New web-based TV seriesSince The Lizzie Bennet Diaries came to an end I’ve investigated several more similar series, some of which I like and some I didn’t so much.

Reading some great books. As usual I’ve been doing lots of reading over the year, and have some thoughts on some of the books I’ve read.

Cooking and baking.  I enjoyed watching Mary Berry’s cooking series earlier in the year and have managed to find some of the recipes published online.  Her lamb dhansak is a particular favourite for a Saturday tea in our family now and it was such a surprise to my spice-hating Butterfly to find she liked it, that she’s been able to try some other new dishes off the back of it, on the grounds that she might like those too!  I’ve also made Mary’s Very Best Chocolate Fudge Cake several times this year, including for each of my daughters’ birthday cakes!  We all enjoyed the Great British Bake-Off too, and I’ve been baking a lot from Recipes from a Normal Mum, a book by Holly Bell who was a finalist in 2011.  A friend and I were lucky enough to go and meet Holly at an event locally, where she was interviewed, signed our books and chatted whilst we enjoyed various cakes and goodies made to her recipes by the hosts of the event.  One of my favourites is the Turkish Delight friendship cake, which isn’t available online, I’m afraid, but comes highly recommended!

That’s it for now – hopefully a bumper post with several little off-shoots should make up for the long silence!

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Something new

A few years ago, when the Bookworm was small, my sister and music-loving brother-in-law bought her a CD and DVD set called Here come the ABC’s by the band They Might Be Giants.  It’s a fun approach to letter-learning, with a quirky sense of humour, and we’ve enjoyed listening to it and watching it over the years.  My favourite song is Alphabet of Nations, which lists a country for every letter of the alphabet (including a surprising idea for W and X!) and I love the music, which has a very patriotic feel to it!

This gift was followed up some time later with Bed, Bed, Bed, a book and 4-song EP set, which the girls also listened to a lot (although probably not as much as Here come the ABC’s).  I believe Here come the 123’s has also been released now, although my girls were a bit old for it by the time it came out.

Anyway, without knowing very much more about They Might Be Giants (apart from remembering Birdhouse in Your Soul being popular in my youth) I started following their Facebook updates in gratitude for those children’s CDs, which make such a difference in the life of a parent whose personal music interests have had to be set aside almost completely in favour of nursery rhymes and audio versions of picture books.  I see their posts from time to time, usually announcing extra tour dates in obscure American towns I’ve never heard of, occasionally announcing a new track or album available (once we all had to download Birdhouse in Your Soul to see if it could get to number one, but it didn’t. Fun though).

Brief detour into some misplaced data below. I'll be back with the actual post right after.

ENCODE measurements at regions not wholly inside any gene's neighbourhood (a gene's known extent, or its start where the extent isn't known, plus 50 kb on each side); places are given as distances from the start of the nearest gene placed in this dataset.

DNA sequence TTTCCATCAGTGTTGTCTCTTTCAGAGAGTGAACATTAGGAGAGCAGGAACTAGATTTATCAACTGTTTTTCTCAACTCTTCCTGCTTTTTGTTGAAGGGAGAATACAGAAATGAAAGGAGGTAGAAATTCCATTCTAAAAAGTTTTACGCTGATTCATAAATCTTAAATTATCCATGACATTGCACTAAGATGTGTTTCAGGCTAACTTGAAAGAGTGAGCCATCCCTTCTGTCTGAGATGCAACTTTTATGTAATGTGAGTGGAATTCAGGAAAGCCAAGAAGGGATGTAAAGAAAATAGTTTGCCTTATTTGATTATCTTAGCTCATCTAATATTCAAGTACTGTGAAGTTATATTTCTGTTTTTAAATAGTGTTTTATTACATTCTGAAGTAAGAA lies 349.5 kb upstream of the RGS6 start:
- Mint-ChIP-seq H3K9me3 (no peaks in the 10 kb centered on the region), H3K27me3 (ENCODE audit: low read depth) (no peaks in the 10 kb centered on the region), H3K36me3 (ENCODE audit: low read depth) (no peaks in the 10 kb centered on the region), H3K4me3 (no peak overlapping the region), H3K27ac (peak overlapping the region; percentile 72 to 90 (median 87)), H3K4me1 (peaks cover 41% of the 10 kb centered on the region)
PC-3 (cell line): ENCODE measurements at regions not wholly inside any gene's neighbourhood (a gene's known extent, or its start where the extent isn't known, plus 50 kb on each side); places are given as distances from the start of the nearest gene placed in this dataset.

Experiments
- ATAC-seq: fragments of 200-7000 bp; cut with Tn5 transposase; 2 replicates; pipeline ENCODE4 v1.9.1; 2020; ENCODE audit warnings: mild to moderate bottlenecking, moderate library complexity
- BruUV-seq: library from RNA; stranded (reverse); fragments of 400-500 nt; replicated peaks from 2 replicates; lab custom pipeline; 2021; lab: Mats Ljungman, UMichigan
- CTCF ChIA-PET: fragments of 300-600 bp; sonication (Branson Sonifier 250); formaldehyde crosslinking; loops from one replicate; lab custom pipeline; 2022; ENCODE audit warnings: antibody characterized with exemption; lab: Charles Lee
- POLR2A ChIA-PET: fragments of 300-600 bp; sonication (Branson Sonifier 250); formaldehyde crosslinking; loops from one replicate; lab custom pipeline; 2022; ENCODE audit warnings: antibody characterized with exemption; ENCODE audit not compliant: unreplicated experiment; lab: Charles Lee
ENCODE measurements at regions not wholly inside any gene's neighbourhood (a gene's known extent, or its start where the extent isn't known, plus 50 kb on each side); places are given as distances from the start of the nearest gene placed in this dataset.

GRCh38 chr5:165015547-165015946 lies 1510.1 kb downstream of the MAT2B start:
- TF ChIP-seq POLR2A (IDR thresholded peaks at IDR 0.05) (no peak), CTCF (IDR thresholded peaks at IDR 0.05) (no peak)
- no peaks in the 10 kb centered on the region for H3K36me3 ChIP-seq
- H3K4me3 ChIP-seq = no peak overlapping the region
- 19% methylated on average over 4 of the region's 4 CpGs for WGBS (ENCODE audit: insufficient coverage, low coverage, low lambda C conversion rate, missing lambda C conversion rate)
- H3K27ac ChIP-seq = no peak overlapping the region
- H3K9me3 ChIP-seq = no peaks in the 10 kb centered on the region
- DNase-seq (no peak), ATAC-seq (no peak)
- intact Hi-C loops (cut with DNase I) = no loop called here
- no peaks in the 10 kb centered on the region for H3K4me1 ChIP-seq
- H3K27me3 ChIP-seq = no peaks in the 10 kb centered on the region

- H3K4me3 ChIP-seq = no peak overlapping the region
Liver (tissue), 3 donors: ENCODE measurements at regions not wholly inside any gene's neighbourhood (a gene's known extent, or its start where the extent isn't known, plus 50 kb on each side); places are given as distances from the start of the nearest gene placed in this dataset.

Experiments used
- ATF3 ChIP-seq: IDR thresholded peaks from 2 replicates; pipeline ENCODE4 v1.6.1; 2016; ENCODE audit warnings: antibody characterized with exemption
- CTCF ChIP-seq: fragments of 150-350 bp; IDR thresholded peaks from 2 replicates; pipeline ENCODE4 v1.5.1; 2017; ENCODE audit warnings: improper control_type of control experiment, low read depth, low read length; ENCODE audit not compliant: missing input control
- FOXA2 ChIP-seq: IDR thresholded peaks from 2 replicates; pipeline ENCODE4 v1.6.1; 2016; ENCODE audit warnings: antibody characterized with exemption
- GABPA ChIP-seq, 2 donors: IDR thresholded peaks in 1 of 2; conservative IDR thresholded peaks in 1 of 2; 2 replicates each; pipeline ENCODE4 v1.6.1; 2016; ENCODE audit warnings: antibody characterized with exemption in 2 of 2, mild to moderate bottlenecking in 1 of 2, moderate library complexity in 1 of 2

Today they are trying something new and I’m seeing if I can participate.  They are giving away free an entire album, as tracks recorded live on their tour last year, to anyone who requests it.  In return they would like people to share the opportunity with others, on Facebook or Twitter, or in a blogpost.

First of all you need to add to your email address book (they are pretty clear that it will not reach you if you don’t!).  Then use the widget to send your details to get the download code.  I’m afraid my lack of technical skills is preventing me from getting the widget to embed on this page as desired, but if you click the link below you’ll see the widget and it’s still clickable and workable!

After you’ve done that you can use the bottom part of the widget to share the news with others too!

I have mine downloading now – hope it works for you!

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Stuff and nonsense

I realise it’s been a while since my last post (a different season, in fact, with a different blog background!) so I thought I’d do a bit of a round-up of things I’ve been enjoying lately.


First of all, I’d like to introduce you to my new kettle.  As you probably know, I’m a big fan of tea and this is, in my opinion, the ultimate tea-drinker’s kettle.  It’s a lovely kettle in itself – very sleek and shiny and silver, and has useful features like a lovely spout that pours really smoothly, a slow-opening lid so you don’t get splashed with hot water if you need to refill it soon after use, and a transparent water measure so you can see from every angle how full it is, even when looking inside.  However, its most useful feature is its variable temperature options.  Like all cordless kettles, it sits on a base which is plugged into the wall, but in this case the base is host to a range of buttons which control the final temperature of the water, in order to bring it to the perfect temperature for various different teas.  The fact is that the younger the tea when picked (green tea is the youngest, black is the oldest), the more readily it gives up its tannins, and if the drink becomes to tannin-heavy it tastes bitter, so a cooler temperature is required to get the best flavour.  The instruction booklet includes a page listing dozens of different drinks and their ideal brewing temperatures, which I’ve photocopied and stuck inside the cupboard above the kettle for easy reference.